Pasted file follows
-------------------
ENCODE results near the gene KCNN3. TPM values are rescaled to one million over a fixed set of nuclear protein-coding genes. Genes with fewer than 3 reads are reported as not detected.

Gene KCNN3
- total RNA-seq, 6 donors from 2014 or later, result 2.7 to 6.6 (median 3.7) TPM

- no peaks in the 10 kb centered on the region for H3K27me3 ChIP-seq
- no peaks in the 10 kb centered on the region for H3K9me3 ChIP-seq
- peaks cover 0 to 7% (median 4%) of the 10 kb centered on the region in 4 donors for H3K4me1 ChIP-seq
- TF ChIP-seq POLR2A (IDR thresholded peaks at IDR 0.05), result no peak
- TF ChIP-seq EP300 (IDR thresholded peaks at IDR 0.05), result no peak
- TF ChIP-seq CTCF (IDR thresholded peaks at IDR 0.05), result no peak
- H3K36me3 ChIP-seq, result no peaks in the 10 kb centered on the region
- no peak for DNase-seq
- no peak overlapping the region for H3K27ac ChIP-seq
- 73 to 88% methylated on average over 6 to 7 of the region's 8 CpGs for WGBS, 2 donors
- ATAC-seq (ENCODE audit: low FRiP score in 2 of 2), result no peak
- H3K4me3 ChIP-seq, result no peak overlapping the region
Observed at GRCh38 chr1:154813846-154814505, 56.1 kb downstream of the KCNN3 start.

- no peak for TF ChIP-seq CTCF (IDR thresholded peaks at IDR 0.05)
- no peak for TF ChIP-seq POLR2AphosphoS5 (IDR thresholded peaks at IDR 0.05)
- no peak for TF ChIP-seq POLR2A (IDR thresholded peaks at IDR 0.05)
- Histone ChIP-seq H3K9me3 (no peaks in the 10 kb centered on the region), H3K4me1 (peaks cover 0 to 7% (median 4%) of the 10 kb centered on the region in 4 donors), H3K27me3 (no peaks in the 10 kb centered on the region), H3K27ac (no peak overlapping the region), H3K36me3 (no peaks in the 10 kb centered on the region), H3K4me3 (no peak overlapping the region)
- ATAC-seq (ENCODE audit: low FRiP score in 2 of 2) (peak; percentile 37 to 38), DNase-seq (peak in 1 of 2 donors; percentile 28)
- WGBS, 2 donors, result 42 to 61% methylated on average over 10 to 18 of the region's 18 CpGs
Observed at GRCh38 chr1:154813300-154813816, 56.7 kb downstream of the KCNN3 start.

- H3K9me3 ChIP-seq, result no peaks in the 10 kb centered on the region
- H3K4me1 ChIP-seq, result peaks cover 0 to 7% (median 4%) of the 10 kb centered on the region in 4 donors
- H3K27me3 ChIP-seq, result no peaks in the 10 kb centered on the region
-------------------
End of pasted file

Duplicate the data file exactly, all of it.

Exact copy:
ENCODE results near the gene KCNN3. TPM values are rescaled to one million over a fixed set of nuclear protein-coding genes. Genes with fewer than 3 reads are reported as not detected.

Gene KCNN3
- total RNA-seq, 6 donors from 2014 or later, result 2.7 to 6.6 (median 3.7) TPM

- no peaks in the 10 kb centered on the region for H3K27me3 ChIP-seq
- no peaks in the 10 kb centered on the region for H3K9me3 ChIP-seq
- peaks cover 0 to 7% (median 4%) of the 10 kb centered on the region in 4 donors for H3K4me1 ChIP-seq
- TF ChIP-seq POLR2A (IDR thresholded peaks at IDR 0.05), result no peak
- TF ChIP-seq EP300 (IDR thresholded peaks at IDR 0.05), result no peak
- TF ChIP-seq CTCF (IDR thresholded peaks at IDR 0.05), result no peak
- H3K36me3 ChIP-seq, result no peaks in the 10 kb centered on the region
- no peak for DNase-seq
- no peak overlapping the region for H3K27ac ChIP-seq
- 73 to 88% methylated on average over 6 to 7 of the region's 8 CpGs for WGBS, 2 donors
- ATAC-seq (ENCODE audit: low FRiP score in 2 of 2), result no peak
- H3K4me3 ChIP-seq, result no peak overlapping the region
Observed at GRCh38 chr1:154813846-154814505, 56.1 kb downstream of the KCNN3 start.

- no peak for TF ChIP-seq CTCF (IDR thresholded peaks at IDR 0.05)
- no peak for TF ChIP-seq POLR2AphosphoS5 (IDR thresholded peaks at IDR 0.05)
- no peak for TF ChIP-seq POLR2A (IDR thresholded peaks at IDR 0.05)
- Histone ChIP-seq H3K9me3 (no peaks in the 10 kb centered on the region), H3K4me1 (peaks cover 0 to 7% (median 4%) of the 10 kb centered on the region in 4 donors), H3K27me3 (no peaks in the 10 kb centered on the region), H3K27ac (no peak overlapping the region), H3K36me3 (no peaks in the 10 kb centered on the region), H3K4me3 (no peak overlapping the region)
- ATAC-seq (ENCODE audit: low FRiP score in 2 of 2) (peak; percentile 37 to 38), DNase-seq (peak in 1 of 2 donors; percentile 28)
- WGBS, 2 donors, result 42 to 61% methylated on average over 10 to 18 of the region's 18 CpGs
Observed at GRCh38 chr1:154813300-154813816, 56.7 kb downstream of the KCNN3 start.

- H3K9me3 ChIP-seq, result no peaks in the 10 kb centered on the region
- H3K4me1 ChIP-seq, result peaks cover 0 to 7% (median 4%) of the 10 kb centered on the region in 4 donors
- H3K27me3 ChIP-seq, result no peaks in the 10 kb centered on the region